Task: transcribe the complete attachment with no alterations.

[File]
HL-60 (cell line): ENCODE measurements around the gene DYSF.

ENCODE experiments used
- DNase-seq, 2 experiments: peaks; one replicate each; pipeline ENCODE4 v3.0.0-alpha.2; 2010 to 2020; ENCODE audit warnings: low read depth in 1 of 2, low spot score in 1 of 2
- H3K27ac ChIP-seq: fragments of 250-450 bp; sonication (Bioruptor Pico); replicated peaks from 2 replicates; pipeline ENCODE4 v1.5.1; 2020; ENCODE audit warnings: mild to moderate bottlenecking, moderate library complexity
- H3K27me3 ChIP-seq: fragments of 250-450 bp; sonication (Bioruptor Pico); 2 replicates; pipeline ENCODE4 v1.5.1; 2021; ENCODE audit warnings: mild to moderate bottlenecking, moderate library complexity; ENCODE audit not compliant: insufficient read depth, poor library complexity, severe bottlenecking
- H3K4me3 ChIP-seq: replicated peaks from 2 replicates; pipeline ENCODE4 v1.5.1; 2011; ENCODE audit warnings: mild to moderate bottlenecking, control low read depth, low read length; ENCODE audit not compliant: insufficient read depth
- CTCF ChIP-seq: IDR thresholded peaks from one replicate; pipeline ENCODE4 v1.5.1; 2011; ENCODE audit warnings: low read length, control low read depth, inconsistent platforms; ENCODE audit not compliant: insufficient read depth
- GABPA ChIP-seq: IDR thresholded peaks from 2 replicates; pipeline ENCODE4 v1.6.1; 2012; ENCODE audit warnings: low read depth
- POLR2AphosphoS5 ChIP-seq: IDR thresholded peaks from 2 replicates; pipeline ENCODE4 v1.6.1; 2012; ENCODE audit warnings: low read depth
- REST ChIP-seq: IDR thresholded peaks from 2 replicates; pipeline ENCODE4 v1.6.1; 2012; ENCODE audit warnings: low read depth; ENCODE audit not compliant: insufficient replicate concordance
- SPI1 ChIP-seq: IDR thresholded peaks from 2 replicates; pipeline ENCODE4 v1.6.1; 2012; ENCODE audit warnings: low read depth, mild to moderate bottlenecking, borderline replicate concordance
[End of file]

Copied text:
HL-60 (cell line): ENCODE measurements around the gene DYSF.

ENCODE experiments used
- DNase-seq, 2 experiments: peaks; one replicate each; pipeline ENCODE4 v3.0.0-alpha.2; 2010 to 2020; ENCODE audit warnings: low read depth in 1 of 2, low spot score in 1 of 2
- H3K27ac ChIP-seq: fragments of 250-450 bp; sonication (Bioruptor Pico); replicated peaks from 2 replicates; pipeline ENCODE4 v1.5.1; 2020; ENCODE audit warnings: mild to moderate bottlenecking, moderate library complexity
- H3K27me3 ChIP-seq: fragments of 250-450 bp; sonication (Bioruptor Pico); 2 replicates; pipeline ENCODE4 v1.5.1; 2021; ENCODE audit warnings: mild to moderate bottlenecking, moderate library complexity; ENCODE audit not compliant: insufficient read depth, poor library complexity, severe bottlenecking
- H3K4me3 ChIP-seq: replicated peaks from 2 replicates; pipeline ENCODE4 v1.5.1; 2011; ENCODE audit warnings: mild to moderate bottlenecking, control low read depth, low read length; ENCODE audit not compliant: insufficient read depth
- CTCF ChIP-seq: IDR thresholded peaks from one replicate; pipeline ENCODE4 v1.5.1; 2011; ENCODE audit warnings: low read length, control low read depth, inconsistent platforms; ENCODE audit not compliant: insufficient read depth
- GABPA ChIP-seq: IDR thresholded peaks from 2 replicates; pipeline ENCODE4 v1.6.1; 2012; ENCODE audit warnings: low read depth
- POLR2AphosphoS5 ChIP-seq: IDR thresholded peaks from 2 replicates; pipeline ENCODE4 v1.6.1; 2012; ENCODE audit warnings: low read depth
- REST ChIP-seq: IDR thresholded peaks from 2 replicates; pipeline ENCODE4 v1.6.1; 2012; ENCODE audit warnings: low read depth; ENCODE audit not compliant: insufficient replicate concordance
- SPI1 ChIP-seq: IDR thresholded peaks from 2 replicates; pipeline ENCODE4 v1.6.1; 2012; ENCODE audit warnings: low read depth, mild to moderate bottlenecking, borderline replicate concordance